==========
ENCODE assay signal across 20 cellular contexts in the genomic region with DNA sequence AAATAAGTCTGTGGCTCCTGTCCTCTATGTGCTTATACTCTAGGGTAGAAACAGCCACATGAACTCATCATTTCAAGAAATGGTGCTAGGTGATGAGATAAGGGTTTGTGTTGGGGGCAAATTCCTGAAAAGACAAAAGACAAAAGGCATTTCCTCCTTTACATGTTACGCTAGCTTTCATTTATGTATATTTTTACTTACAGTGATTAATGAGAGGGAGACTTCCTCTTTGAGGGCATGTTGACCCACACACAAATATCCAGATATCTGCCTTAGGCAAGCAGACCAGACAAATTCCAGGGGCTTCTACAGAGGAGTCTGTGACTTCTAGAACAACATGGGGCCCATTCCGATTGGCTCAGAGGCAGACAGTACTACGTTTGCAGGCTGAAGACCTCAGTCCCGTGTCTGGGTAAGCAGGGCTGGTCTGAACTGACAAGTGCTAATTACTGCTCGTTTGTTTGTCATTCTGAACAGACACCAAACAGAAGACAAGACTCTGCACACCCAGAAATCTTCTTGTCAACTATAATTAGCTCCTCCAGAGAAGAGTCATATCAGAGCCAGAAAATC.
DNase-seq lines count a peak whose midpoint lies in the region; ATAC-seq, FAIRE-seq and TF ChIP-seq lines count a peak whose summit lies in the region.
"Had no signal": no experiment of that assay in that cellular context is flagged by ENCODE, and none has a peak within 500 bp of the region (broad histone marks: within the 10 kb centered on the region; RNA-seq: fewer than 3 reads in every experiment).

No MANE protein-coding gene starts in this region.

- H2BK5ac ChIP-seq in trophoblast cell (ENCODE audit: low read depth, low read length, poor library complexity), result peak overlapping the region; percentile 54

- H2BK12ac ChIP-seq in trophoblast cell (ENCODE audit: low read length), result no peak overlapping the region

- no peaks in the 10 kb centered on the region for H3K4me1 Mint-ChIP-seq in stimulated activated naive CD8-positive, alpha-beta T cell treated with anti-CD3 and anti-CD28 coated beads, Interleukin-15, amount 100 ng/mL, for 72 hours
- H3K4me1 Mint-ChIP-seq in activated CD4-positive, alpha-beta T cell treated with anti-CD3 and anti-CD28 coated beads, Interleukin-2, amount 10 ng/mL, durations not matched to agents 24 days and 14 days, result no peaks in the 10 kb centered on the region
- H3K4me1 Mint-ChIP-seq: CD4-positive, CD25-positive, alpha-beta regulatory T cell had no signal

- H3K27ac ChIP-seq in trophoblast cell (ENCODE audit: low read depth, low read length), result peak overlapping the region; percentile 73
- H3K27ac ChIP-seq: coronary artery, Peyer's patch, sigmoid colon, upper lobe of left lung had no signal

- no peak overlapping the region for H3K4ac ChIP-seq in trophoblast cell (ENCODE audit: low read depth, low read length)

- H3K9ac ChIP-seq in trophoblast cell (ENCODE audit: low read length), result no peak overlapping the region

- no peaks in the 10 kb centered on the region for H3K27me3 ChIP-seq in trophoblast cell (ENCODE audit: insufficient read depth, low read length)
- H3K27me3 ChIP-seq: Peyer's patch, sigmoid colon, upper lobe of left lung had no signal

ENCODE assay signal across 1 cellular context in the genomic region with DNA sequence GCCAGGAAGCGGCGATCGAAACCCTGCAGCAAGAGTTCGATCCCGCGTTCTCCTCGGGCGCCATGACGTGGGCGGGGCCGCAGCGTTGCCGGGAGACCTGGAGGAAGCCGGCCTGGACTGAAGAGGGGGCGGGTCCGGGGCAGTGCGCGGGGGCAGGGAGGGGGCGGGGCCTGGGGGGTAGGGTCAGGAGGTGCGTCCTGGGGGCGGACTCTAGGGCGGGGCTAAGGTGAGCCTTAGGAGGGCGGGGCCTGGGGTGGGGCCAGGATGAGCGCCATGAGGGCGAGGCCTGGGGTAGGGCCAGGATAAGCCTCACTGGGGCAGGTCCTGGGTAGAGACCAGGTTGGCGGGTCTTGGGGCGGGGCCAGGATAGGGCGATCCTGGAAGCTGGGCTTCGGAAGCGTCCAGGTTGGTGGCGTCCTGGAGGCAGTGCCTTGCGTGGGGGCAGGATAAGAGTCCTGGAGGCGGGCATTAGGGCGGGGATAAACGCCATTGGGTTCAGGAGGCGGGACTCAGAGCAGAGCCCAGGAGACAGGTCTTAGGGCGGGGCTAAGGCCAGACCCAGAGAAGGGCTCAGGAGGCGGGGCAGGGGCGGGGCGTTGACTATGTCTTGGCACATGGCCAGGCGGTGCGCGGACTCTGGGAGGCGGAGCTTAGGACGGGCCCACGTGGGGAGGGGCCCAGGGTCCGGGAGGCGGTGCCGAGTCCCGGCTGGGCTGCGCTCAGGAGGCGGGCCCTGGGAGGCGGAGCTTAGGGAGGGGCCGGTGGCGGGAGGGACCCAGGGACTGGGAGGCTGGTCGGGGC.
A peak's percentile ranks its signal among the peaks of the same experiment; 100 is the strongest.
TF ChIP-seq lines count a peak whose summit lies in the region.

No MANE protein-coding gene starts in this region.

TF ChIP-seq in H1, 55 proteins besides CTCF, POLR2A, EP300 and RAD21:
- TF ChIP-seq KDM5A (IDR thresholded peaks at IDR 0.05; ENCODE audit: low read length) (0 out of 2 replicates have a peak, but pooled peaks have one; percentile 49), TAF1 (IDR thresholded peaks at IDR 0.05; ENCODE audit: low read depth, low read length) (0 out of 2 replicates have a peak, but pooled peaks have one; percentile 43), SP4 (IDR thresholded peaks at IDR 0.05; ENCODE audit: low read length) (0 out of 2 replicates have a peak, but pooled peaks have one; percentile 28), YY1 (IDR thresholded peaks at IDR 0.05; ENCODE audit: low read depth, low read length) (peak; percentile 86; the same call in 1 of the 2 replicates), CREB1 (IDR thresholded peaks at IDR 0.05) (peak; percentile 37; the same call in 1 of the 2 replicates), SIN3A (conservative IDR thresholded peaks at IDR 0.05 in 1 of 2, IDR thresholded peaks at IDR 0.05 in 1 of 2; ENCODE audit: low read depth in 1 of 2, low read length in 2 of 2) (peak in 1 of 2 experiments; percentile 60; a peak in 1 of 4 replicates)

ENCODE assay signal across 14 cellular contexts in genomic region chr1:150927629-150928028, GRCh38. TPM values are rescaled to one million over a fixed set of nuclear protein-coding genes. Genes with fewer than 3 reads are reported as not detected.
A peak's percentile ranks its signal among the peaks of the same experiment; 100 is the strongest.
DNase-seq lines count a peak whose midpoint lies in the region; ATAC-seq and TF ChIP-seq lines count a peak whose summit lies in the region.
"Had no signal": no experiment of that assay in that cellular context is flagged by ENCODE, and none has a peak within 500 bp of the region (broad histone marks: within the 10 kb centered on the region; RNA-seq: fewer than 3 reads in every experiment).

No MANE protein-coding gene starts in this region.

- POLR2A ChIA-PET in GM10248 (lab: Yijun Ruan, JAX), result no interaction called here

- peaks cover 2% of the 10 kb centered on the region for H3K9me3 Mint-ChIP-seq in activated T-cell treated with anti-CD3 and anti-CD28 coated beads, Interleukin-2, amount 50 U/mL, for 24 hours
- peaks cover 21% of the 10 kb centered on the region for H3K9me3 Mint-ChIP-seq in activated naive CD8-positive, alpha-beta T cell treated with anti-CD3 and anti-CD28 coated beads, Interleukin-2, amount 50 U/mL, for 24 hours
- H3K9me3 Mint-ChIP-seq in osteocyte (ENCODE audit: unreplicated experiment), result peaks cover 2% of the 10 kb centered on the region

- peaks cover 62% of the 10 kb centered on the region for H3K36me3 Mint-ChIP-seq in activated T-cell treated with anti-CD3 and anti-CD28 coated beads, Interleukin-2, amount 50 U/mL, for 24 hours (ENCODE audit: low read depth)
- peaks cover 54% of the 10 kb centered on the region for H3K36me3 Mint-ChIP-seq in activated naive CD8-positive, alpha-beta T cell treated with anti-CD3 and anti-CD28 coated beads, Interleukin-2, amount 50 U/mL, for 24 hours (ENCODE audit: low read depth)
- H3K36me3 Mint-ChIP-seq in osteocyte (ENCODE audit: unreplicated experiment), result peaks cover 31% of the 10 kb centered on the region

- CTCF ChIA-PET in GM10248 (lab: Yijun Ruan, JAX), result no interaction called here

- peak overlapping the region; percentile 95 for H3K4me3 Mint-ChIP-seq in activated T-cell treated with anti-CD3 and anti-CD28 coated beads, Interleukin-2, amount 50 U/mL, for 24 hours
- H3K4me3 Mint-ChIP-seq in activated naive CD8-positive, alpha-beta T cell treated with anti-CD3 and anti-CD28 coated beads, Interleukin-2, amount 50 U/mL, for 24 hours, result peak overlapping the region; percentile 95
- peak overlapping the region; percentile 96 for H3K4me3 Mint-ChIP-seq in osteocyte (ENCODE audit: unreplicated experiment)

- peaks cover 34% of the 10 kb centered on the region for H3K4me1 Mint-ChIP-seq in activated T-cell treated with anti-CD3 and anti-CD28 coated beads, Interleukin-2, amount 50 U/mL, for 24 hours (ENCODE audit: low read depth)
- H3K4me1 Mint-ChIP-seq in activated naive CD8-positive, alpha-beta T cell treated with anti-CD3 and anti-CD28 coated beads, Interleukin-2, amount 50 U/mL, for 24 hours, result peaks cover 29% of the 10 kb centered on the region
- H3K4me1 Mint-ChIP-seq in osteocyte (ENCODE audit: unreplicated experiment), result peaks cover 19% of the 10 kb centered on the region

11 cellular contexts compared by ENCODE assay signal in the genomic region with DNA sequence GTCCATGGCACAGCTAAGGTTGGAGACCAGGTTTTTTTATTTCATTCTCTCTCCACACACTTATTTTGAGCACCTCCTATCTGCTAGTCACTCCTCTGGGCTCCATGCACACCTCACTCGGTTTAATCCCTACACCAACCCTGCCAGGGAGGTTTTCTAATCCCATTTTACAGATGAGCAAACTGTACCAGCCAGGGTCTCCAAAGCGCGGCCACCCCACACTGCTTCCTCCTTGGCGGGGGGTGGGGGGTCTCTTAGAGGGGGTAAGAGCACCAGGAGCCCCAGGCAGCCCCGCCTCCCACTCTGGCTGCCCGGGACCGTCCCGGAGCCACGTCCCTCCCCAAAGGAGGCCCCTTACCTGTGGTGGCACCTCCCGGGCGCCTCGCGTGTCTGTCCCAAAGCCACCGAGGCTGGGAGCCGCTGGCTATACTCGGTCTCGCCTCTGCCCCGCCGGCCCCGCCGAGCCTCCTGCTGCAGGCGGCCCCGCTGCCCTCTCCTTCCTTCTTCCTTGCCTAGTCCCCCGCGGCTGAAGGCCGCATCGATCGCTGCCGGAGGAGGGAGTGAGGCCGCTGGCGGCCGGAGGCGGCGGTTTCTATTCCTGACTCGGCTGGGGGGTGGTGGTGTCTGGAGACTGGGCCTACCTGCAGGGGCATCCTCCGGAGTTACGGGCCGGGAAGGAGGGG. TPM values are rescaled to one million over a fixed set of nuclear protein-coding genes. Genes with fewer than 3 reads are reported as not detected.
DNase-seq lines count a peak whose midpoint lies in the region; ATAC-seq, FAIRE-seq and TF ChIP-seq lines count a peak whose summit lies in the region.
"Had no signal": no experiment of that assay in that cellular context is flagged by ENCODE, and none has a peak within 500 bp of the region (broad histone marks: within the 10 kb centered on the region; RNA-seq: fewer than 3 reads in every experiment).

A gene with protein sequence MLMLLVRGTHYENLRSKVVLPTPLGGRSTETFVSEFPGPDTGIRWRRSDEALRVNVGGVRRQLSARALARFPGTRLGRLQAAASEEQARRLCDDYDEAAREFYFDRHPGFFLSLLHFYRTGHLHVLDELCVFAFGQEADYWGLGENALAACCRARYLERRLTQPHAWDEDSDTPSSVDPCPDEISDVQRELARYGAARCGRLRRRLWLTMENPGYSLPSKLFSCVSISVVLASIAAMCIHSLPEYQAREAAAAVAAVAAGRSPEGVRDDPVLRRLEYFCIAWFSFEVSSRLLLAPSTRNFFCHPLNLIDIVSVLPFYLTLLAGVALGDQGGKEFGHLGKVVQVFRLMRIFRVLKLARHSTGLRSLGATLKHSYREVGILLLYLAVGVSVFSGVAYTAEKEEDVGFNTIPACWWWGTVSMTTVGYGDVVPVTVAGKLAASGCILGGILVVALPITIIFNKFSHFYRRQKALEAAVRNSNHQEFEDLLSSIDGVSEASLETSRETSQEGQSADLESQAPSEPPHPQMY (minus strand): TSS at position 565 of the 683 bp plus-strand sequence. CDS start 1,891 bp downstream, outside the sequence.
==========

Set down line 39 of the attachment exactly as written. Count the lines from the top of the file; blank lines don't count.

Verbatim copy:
- H3K4me1 Mint-ChIP-seq in activated naive CD8-positive, alpha-beta T cell treated with anti-CD3 and anti-CD28 coated beads, Interleukin-2, amount 50 U/mL, for 24 hours, result peaks cover 29% of the 10 kb centered on the region